How many of you have both laptop & desktop computers? Me! I do! I know a lot of you do also, because so many people have asked me how they can share Lightroom files between their computers.

Here’s the deal. Lightroom is not designed to be networked. This means that it works on one computer and one computer only. It can’t be shared between computers because of its catalog – Lightroom’s catalog is a lowly little file. It can’t deal with changes being made to it from more than one place.

It’s a very important file, however. It contains the addresses to all of your photos.

For instance, Lightroom knows that Sally’s birthday photos live on my hard drive in the Photos/2017/September/Birthday Party folder. What happens if I open this same catalog on a different computer? It’s going to look for the same address (Photos/2017/September/Birthday Party) but it won’t find that folder on the other computer’s hard drive.

This is, of course, a huge oversimplification. The point is that Lightroom’s catalog just can’t manage files on more than one computer.

Luckily, there is a workaround!

I do a lot of photo editing on my laptop. Especially when I travel. Before we left on our five-week road trip this summer, I worked out a process to share photos between Lightroom on my laptop and Lightroom on my desktop using Dropbox.

Dropbox and Lightroom: Start Here

Here’s what you need to know.

  • When you use Dropbox and Lightroom together, you aren’t sharing a catalog. You have two separate Lightroom installations. (Adobe’s licenses generally allow you to install Lightroom on two different machines.)
  • This technique is best for one time transfers. Work on a series of photos on your laptop and transfer them to your desktop for permanent storage. Think of one machine (usually the laptop) as temporary storage and the other as permanent storage.
  • This process is not the same as storing photos on an external hard drive. Lightroom can easily manage photos across internal and external hard drives.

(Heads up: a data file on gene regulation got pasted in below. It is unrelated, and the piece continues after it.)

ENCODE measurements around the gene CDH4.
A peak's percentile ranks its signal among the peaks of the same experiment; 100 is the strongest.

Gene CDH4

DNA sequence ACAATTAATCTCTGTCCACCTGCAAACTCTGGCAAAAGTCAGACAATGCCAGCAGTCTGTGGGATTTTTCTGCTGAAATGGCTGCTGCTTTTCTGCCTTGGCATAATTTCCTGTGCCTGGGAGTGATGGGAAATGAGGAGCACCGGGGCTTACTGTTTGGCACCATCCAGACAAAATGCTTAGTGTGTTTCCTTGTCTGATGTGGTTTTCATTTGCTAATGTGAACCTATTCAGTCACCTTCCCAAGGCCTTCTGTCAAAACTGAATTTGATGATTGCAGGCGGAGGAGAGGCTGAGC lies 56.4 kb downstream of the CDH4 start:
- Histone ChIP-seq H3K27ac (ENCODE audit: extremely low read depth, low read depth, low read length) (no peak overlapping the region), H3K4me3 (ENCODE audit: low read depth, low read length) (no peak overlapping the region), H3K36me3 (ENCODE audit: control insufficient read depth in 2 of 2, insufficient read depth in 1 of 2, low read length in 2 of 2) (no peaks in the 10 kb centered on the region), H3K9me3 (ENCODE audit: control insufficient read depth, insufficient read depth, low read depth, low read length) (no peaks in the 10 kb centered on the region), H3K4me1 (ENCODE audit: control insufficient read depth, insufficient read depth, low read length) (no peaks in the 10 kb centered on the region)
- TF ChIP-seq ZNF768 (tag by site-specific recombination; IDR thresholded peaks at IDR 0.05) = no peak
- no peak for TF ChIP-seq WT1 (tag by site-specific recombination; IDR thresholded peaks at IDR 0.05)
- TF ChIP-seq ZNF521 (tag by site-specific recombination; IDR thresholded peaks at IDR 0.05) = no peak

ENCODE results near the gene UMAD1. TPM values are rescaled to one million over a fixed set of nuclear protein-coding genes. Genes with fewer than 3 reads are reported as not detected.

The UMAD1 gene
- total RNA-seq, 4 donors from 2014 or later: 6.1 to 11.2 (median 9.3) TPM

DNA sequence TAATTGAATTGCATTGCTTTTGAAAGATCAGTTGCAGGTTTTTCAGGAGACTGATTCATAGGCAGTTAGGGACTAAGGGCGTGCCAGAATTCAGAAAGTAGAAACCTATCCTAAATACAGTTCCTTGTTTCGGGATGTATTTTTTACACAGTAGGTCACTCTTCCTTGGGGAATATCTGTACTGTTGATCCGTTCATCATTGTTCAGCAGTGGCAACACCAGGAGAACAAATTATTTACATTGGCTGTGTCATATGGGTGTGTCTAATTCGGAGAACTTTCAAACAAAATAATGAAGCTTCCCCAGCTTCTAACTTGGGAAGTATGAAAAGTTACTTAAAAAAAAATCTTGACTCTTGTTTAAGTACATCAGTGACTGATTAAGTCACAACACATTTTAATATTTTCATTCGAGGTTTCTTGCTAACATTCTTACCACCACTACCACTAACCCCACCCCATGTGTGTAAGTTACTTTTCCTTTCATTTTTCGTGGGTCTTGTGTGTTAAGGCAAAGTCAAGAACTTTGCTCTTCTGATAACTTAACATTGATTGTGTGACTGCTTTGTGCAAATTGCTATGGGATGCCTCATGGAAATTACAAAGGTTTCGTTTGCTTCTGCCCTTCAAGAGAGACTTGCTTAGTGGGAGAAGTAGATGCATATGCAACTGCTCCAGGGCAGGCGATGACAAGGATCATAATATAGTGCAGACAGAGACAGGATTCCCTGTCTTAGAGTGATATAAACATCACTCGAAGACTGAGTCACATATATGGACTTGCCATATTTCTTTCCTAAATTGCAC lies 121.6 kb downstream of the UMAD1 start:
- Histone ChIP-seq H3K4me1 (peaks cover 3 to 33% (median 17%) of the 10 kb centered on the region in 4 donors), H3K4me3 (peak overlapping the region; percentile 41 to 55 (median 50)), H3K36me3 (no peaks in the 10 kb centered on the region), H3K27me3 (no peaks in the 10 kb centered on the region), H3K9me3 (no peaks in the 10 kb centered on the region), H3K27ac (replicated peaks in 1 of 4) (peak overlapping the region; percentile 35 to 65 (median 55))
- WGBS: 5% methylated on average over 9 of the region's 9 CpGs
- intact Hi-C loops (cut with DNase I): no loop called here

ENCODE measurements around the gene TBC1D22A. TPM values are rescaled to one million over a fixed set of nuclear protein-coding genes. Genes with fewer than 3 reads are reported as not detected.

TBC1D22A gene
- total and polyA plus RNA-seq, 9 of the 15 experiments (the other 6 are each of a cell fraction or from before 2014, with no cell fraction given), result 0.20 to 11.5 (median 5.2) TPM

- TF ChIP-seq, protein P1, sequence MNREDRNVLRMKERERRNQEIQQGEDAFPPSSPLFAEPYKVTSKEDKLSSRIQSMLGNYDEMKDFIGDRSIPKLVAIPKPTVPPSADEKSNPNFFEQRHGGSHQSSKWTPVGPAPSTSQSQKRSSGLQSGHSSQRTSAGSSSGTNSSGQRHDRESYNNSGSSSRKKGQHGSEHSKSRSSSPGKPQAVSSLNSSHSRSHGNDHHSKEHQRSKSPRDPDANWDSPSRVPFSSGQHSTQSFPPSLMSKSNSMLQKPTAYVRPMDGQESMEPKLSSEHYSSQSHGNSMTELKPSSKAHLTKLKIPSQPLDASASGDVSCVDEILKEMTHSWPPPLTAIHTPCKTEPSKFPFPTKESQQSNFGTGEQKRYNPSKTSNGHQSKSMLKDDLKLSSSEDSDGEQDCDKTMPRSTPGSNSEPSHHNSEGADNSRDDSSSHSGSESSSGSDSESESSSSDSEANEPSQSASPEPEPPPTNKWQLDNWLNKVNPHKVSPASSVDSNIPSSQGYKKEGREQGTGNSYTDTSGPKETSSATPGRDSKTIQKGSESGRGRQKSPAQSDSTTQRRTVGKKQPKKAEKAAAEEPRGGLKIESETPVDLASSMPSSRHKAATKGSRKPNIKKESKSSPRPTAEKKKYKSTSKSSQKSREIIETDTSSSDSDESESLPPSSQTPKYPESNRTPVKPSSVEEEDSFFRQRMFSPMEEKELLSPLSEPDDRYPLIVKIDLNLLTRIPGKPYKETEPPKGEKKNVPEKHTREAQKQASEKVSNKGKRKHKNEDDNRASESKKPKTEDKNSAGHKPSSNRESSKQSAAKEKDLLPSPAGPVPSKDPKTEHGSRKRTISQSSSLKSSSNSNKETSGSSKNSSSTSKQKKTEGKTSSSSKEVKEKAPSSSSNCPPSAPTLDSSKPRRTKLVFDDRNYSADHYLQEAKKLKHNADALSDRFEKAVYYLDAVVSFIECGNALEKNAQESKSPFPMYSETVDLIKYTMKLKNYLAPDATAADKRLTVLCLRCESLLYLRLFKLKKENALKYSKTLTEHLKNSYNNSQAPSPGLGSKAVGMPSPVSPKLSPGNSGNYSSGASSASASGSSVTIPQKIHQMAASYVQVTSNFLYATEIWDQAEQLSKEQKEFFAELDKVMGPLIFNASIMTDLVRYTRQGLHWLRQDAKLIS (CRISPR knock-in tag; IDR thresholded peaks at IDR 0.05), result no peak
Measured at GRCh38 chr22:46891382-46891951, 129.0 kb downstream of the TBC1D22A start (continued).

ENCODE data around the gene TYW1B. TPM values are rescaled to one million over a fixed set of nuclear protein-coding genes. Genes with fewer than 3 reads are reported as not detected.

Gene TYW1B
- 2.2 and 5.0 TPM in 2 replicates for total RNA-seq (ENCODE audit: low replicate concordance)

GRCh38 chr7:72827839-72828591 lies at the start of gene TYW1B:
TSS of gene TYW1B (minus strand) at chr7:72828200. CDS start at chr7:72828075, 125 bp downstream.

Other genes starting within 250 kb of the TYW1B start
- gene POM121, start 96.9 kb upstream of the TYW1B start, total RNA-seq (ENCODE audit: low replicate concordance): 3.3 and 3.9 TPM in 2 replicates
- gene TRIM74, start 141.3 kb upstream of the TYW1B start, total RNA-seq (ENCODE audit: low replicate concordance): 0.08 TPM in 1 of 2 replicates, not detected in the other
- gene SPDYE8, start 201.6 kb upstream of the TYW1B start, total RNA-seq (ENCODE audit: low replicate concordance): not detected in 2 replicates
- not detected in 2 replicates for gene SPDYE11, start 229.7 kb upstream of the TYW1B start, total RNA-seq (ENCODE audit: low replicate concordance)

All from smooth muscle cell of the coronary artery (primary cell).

I used this process all summer. During our vacation, I used Lightroom to import my photos to my laptop. I sorted, culled, keyworded and edited. When we returned home at the end of the summer, I transferred all of these photos to the Lightroom catalog on my desktop using Dropbox.

How to Use Dropbox and Lightroom to Transfer Photos Between Computers

Watch this video to learn how I use Dropbox and Lightroom together. And if you aren’t into video, keep scrolling. Read the tutorial below.

  1. Import your files using Lightroom on the temporary computer. Store them in the Dropbox folder on this computer.
  2. Sort, rank & cull as normal. Delete any rejected (black flag) photos.
  3. Edit your photos as normal.
  4. Keyword your photos for catalog dependent settings. For me, I generally only need to keyword my Picks (the white flags). If you use the star ranking system or the color labels, you would need to set up keywords for each one. For instance, you might need 5 keywords (1 star, 2 star, 3 star, 4 star and 5 star would each be keywords).
  5. Subfolders do not transfer using this method. If you want to use the same subfolder structure, you will need to keyword the name for each subfolder also.
  6. When you are ready to transfer these photos to your permanent computer, select them all (type command/control A from inside a folder). Go to the Metadata menu and select Save Metadata to File.dropbox and lightroom
  7. Lightroom stores this metadata directly in JPGs. For Raw files, however, your metadata will be stored in a separate “sidecar” file called an XMP. XMPs look like this:
  8. That’s it. You are ready to transfer. Move to your permanent computer and make sure your Dropbox is synchronized and has the new files on it.
  9. Go to the File menu in Lightroom and select Import Photos and Video. On the left side of the Import window, navigate to the folder in your Dropbox where the photos that you want to move are. On the right side, in the Destination panel, tell Lightroom to save these photos wherever you’d like them to live permanently.dropbox and lightroom
  10. Import the photos and confirm that your edits transferred.
  11. Use the Text search on the Library filter bar to search for catalog-specific keywords. For each filter you create, select all of the photos by typing command/control A. Next, apply the appropriate setting to all of the photos at once. Below, you can see my filter for White Flags. With all the filters photos selected, I typed the letter P to apply the flag to all photos at the same time.
  12. You are finished! Give yourself a pat on the back – you deserve it.

There are a few other ways to use Lightroom and Dropbox together, but none are as direct and efficient. How you found a good way to use them together? Share your method in the comments below!

Do you want to know more about using Lightroom? Check out my online workshop. You’ll receive answers to all your questions plus detailed feedback on your homework.